I think we are in agreement? I don't know about you, but I have had a REALLY tough time as a CPS professional and as a person with the whole recommended/best safety practice equaling big bucks on one manufacturer for many years (and even now only 3 or 4 choices each with their own idiosyncrasies). I am disenchanted with CRS manufacturers in general, vehicle makers, and from uneducated politicians who kill our bills without hesitation. Who does this legislation protect? Vehicle makers and CRS makers. Who is it suppose to protect? Our CHILDREN. But we will plug on. Sigh.

DC
I think we are *completely* in agreement! I am not anti-Britax -- my daughter adores her "cow" Marathon (and the fact that she adores it makes it so much easier to keep her harnessed!). But I am frustrated that the answer to "how do I keep my child safe?" is so often "buy a fancy spendy seat", and also that people who can't afford to spend $300 per seat feel frustrated that they can't keep their child safe and end up going straight to backless boosters or even seatbelts.

Single WAH mama to a fourteen-year-old girl.
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#157 of 166 Old 07-16-2007, 10:46 PM
 
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Originally Posted by lilyka View Post
well my 7 year old is 4'3" and I can't imagine making her sit in a car seat. my 10 year old is short for her age but has to be over 5'9" or right at it. I wouldn't dream of making Madeline sit in a carseat. How humiliating. I don't know a single person in real life who would even consider it.
You may not have a choice soon. My state just passed a new carseat law. 8 years old AND 60lbs to be out of a booster.

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#158 of 166 Old 07-17-2007, 01:09 AM
 
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I just wanted to take a moment to address the issue of "forcing" a child to sit in a carseat and the fear of a resulting dismantling of trust. This was quite a sub-theme in the thread, going a couple of pages back.

It might become a matter of "forcing" if the child has been given reason to believe that other options are normal/acceptable. Our 6-year-old is in a high-back booster. None of her friends are. This is of absolutely no concern to her (yet she is quite 6-going-on-17 in many other ways). I realize there are limits to that; if she would be in a booster at age 14 and none of her friends were, I would be foolish if I didn't expect a fight.

But back to normalcy diffusing a need to "force":
My kids see that my husband and I wear seatbelts every single time we are in a vehicle. They have no reason to think anyone is "forcing" us to do that. It's simple: it's just what you do. No child in my family feels "forced" to have a drink of milk/water/juice when thirsty. It's simple: it's just what you do.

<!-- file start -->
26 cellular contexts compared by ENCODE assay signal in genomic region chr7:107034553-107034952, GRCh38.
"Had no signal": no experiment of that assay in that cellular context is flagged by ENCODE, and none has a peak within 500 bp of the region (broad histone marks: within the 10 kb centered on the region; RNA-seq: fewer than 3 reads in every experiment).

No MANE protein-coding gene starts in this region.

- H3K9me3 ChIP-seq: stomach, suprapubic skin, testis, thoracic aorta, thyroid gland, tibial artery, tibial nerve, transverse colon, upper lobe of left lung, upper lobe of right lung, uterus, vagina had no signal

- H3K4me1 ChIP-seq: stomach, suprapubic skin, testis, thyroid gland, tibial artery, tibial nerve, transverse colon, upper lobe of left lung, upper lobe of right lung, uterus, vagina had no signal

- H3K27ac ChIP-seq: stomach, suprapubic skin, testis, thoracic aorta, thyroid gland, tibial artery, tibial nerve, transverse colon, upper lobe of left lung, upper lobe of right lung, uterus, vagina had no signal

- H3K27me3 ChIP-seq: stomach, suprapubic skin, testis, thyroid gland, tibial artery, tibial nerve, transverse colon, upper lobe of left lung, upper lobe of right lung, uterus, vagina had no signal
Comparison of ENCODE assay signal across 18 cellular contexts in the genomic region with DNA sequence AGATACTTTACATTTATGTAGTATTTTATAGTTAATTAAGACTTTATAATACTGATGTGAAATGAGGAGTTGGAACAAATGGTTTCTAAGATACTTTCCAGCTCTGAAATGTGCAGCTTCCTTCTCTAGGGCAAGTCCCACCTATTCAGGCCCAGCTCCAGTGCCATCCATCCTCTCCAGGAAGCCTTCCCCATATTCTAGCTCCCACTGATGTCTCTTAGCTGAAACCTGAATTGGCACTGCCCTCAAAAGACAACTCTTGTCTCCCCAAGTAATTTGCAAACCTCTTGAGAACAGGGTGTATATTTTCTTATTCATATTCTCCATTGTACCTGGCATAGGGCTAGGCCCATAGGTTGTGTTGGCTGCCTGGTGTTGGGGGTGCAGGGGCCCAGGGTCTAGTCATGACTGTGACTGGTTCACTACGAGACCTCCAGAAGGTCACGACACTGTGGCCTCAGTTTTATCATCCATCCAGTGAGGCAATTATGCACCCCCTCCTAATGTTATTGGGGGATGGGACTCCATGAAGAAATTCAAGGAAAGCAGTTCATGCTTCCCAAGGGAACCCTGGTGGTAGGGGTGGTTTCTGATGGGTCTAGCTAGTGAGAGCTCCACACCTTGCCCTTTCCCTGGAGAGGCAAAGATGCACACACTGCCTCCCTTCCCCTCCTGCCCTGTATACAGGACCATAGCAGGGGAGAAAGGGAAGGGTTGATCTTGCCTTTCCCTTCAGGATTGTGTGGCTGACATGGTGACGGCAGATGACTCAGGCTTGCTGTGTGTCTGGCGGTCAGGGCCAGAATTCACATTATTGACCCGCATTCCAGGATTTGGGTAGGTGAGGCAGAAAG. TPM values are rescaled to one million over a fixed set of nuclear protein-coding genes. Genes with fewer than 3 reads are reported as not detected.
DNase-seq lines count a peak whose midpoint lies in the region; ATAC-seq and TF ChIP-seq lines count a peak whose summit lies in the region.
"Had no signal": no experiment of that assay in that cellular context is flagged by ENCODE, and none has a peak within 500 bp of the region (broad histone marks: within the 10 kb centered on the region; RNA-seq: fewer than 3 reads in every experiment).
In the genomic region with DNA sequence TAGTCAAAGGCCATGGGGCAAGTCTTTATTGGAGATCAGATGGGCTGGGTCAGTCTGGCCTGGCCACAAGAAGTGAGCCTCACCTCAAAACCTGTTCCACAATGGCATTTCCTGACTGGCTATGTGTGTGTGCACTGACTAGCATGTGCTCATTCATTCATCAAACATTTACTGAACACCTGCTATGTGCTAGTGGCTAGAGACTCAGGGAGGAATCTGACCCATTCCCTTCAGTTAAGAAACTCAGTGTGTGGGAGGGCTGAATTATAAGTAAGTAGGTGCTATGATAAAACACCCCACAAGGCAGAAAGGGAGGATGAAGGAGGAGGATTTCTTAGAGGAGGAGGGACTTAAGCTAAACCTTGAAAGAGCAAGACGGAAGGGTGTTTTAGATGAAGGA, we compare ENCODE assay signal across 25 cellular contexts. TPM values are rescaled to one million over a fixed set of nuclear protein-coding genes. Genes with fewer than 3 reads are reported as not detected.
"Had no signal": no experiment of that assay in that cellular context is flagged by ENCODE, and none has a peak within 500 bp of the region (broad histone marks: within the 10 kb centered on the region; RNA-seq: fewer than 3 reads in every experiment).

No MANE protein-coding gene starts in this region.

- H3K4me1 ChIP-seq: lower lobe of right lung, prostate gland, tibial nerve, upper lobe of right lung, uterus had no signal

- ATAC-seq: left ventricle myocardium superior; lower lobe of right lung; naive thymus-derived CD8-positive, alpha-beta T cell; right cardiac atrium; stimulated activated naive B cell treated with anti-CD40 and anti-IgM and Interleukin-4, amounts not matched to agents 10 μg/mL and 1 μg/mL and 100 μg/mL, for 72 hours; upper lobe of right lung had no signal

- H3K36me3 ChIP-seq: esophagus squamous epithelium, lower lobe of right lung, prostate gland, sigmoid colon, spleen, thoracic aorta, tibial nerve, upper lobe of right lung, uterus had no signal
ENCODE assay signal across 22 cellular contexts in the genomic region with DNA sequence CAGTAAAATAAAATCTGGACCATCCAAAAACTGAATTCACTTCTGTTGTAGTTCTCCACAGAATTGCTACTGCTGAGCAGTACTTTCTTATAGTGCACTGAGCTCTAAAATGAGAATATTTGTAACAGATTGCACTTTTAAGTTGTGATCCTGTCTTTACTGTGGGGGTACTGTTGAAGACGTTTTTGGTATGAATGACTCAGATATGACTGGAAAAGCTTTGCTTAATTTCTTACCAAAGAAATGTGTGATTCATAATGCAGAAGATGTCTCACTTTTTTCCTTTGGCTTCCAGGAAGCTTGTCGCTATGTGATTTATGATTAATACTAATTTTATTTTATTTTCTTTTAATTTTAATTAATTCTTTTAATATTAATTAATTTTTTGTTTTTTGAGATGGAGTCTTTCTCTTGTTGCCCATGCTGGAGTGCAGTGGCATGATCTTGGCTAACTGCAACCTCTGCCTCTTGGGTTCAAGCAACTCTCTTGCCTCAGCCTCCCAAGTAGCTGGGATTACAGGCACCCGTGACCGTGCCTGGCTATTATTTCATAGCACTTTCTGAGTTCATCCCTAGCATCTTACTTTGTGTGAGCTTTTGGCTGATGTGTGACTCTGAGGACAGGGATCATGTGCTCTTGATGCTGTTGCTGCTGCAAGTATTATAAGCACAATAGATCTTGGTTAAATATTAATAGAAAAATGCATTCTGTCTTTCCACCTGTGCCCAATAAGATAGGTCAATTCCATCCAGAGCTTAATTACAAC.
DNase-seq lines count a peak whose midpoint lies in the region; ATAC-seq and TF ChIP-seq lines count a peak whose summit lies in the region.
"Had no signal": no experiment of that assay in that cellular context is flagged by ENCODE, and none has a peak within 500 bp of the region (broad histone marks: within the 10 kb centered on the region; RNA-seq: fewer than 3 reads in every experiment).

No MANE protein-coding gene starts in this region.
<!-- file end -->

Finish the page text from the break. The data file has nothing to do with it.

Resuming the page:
"Force" applies in situation of multiple choices. At least some of the comments around not forcing one's child into a traumatic carseat ride were made by individual(s) who had clearly in the past presented traveling in the car out of the carseat as an option.

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#159 of 166 Old 07-17-2007, 02:27 AM
 
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My son is very small for his age only about the size of an average six or seven year-old instead of almost ten. He is very embarrassed about his booster. When it comes to giving him a ride after school with his friends in tow he would rather walk home than to let them see him in a booster.
I put that out there cause it does matter to some kids. Luckily our truck has adjustable seat-belts, they can be raised up or down and he is just barely too mall on the lowest settings still. Hopefully by the end of this year that will have changed.
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#160 of 166 Old 07-17-2007, 02:34 AM
 
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Originally Posted by ThreeBeans View Post
Unless your kid is tall enough to sit safely in a seatbelt it's absolutely stunned to say, "Ok, you know, I think at 9 you are old enough to die in a car crash. No booster for you!"

Good grief. If your kid needs a booster, put him in it, don't pass on your weird insecurities to your child (the general 'you' of course)
You.are.the.coolest

I voted 18+
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#161 of 166 Old 07-17-2007, 12:14 PM
 
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I haven't read through the 8 pages of responses yet, so sorry if someone has already shared something similar-
I am 5'3" and my first vehicle was a HUGE diesel Blazer, with an un-adjustable steering wheel. Much like the grannies on the first page, I HAD to sit on something in order to see where I was going and fit in the seat belt properly (my dad was a paramedic so seat belt safety was drilled into our little heads from the beginning.)
I had an adult version of a backless booster, I think my parents got it at an auto parts store.
It wasn't a big deal at all. After a while, I put bumper stickers and punked it out a little. My friends thought it was cute.

Really, booster seats today are so common, low profile and not baby-ish in any way.

Mom to 2 little ladybugs, age 4 and 6, and wife to that guy that lives here. 
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#162 of 166 Old 07-17-2007, 12:54 PM
 
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Oh for the love of....

Stop putting your own issues with embarassement on your children. The stupid culture of our youth, with being embarassed to wear knee pads and helmets is long gone and good ridance.
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#163 of 166 Old 07-17-2007, 01:14 PM
 
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#164 of 166 Old 07-17-2007, 01:24 PM
 
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Originally Posted by Demeter9 View Post

Interesting. The Recaro Start was listed as a seat to avoid.
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#165 of 166 Old 07-17-2007, 01:29 PM
 
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For those who think a 5point harness isn't necessary.

http://www.youtube.com/watch?v=y2LFo8vVi04
http://www.youtube.com/watch?v=azgBhZfcqaQ

Yep, torture.



Lily - it could be because it is a Canadian site and the Recaro I don't know if it is approved for the same parameters as the US.

edit: sorry it is a UK site.
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#166 of 166 Old 07-17-2007, 01:31 PM
 
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Didn't read all the posts above....

One of my best friends in high school was 4'10". No embarrassment at all about using a booster seat to drive (mostly to help see over the dashboard). I don't think she was in a booster seat as a passenger, but mostly because there just wasn't much awareness about the issues when we were kids.